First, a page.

Wednesday, May 3, 2006
Sts. Philip and James, apostles
1 Corinthians 15: 1-8; Psalm 19; John 14: 6-14

With all the current commentary on the Gospel of Judas, in our first reading Paul mentions Jesus' resurrection appearance to one named "James." There is an apocryphal gospel of James which was not included in the canon of scripture. In it James is so ashamed of his cowardice during Jesus' death that he refuses to eat until the Lord himself visits him to offer forgiveness. However, it is today's gospel conversation Jesus has with Philip at his last supper that carries most import: "Whoever has seen me has seen the Father." People too often equate God's will with pain and suffering. Whoever knows what Jesus wants knows what God wants. Jesus passionately desires our healing, reconciliation, unity. So does God. "My plans for you are plans of peace, not disaster," says our God (Jeremiah 29:11).

Let your memory carry you through some of the incidents in Jesus' ministry. To see him in action is to see God in action. Remember what Jesus wants in each situation, and as you move from incident to incident in his ministry, profess: "This is the will of God".

Jesus, help us to see you in every situation, to find God in all things. Thank you for choosing us too as apostles of your peace, reconciliation and unity.

Thursday, May 4, 2006
Acts 8: 26-40; Psalm 66; John 6: 44-51

In today's gospel Jesus says that no one can come to him unless God draws the person, and that such persons "shall all be taught by God." Today's passage from Acts puts flesh and bone on God's drawing (another word would be "attracting") and teaching. Philip, one of the Greek-speaking deacons, is able to teach a royal official from Ethiopia the meaning of scriptures that point to God's servant, Jesus. God has so attracted the Ethiopian through Jesus that the man wants to be baptized at once, and is.

How does God attract you? How does God teach you? How can you come closer to Jesus today? Ask for that grace.

Jesus, we ask you to keep teaching and leading the people of Ethiopia to you and to God, even if some name God Allah. Help us to learn from one another and to dialogue to peace, in the power of your Spirit.

Friday, May 5, 2006
Acts 9: 1-20; Psalm 117; John 6: 52-59

In Acts, Luke tells the story of Paul's religious experience three times, to three different audiences. We call it conversion, but it was a deep, personal encounter with the Risen Christ. Paul must have reflected continually on Jesus' words: "I am Jesus whom you are persecuting." Paul's constant theme in his writings is that we are all one in Christ and with Christ. We are the Body of Christ. To meet the Risen Christ in a personal religious experience makes us apostles, Paul would teach. We are like him, not knowing Jesus in the flesh but knowing him through religious experience. To know him is to be zealous to make him known.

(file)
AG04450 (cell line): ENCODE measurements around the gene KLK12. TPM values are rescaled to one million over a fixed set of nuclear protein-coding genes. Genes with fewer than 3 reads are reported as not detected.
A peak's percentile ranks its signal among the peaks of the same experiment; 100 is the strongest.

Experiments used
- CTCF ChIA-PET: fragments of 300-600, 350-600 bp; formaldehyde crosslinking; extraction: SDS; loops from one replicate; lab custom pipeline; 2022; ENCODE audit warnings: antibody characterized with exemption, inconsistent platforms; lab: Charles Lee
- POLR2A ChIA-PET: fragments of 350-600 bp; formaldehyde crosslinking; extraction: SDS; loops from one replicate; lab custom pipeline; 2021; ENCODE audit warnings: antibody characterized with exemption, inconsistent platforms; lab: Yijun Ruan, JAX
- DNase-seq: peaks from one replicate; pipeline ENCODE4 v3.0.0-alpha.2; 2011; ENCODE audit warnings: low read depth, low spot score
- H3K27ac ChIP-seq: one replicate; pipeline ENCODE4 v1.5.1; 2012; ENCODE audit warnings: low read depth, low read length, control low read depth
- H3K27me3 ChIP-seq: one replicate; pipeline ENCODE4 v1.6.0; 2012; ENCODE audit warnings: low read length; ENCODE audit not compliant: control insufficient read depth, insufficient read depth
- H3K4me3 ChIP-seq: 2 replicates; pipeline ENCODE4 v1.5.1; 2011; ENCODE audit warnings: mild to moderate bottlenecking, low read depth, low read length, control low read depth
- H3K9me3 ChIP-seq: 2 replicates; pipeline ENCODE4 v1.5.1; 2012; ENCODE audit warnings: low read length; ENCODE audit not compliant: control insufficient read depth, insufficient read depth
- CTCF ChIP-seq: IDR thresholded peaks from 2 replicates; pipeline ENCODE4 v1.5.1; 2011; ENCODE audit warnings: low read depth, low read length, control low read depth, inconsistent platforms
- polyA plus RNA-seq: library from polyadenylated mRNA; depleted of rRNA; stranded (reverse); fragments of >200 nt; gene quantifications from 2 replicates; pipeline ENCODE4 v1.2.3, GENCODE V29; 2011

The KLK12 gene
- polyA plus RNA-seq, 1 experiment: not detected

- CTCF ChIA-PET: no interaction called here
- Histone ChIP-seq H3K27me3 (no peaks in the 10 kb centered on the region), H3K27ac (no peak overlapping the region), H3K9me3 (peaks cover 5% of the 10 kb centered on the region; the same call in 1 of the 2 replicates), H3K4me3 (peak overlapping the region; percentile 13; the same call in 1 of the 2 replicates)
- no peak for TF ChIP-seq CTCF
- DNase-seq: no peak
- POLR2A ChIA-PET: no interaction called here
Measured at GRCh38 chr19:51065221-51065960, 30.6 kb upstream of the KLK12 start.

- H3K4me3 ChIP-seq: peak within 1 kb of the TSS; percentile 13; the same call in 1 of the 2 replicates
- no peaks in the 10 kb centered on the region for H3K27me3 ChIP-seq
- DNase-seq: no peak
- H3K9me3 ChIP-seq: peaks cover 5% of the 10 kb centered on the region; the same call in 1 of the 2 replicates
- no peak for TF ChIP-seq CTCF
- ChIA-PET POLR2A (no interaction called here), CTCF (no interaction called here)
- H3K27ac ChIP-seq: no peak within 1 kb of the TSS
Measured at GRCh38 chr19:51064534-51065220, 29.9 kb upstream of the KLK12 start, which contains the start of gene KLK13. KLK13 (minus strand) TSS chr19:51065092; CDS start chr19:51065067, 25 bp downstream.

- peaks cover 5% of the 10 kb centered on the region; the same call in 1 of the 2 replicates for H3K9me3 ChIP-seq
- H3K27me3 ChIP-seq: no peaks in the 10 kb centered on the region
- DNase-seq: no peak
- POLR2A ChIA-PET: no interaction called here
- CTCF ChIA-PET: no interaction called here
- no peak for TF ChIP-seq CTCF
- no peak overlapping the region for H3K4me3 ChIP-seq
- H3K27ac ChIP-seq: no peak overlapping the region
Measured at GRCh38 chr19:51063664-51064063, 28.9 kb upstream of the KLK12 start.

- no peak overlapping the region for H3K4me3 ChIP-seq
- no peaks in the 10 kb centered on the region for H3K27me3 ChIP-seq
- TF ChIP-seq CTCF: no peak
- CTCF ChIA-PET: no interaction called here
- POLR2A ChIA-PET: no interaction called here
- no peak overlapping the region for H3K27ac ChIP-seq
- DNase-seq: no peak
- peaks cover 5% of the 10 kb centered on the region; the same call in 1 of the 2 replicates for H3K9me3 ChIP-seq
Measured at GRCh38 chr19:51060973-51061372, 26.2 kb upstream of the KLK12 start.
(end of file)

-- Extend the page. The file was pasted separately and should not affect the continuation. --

When have you personally met the Risen One? Where and how did that happen? What was your response? How are you making him known? Ask the Spirit for the gifts of zeal and creativity in being an attractive sign that Christ is within you and among us.

Jesus, we need you to be real, deeply present to us day by day, and through us to our world where so many are mired in violence, greed, fear and sadness. Confront us and our world as you did Paul.

Saturday, May 6, 2006
Acts 9:31-42; Psalm 116; John 6: 60-69

Our translation calls the church "she," but the church is not feminine, any more than God is masculine. In fact, to return to Paul's teaching, "In Christ there is no male nor female," (Galatians 3:28)--not in Christ who is beyond gender in his risen life, nor in the church, for those divisions are united in him. Yet in the gospel we find another kind of division: those who find Jesus' invitation to eat his body so disgusting that they walk no more with him. Jesus is not play acting when he asks the Twelve if they will leave him too. What if revealing himself, opening his heart that wants to be so close to us that we can eat him, drives his dearest friends away?

What is your response to Jesus' question, "Will you also go away?" How does his question make you feel? How will you comfort him? What return will you make, as the psalmist asks today, for all the good Jesus has done for you?

"To you we will offer a sacrifice of thanksgiving!" We offer you Eucharist, our God, Jesus' dying and rising, and ours in union with his. Thank you!

Last updated: Sunday, 30 April, 2006 12:57 PM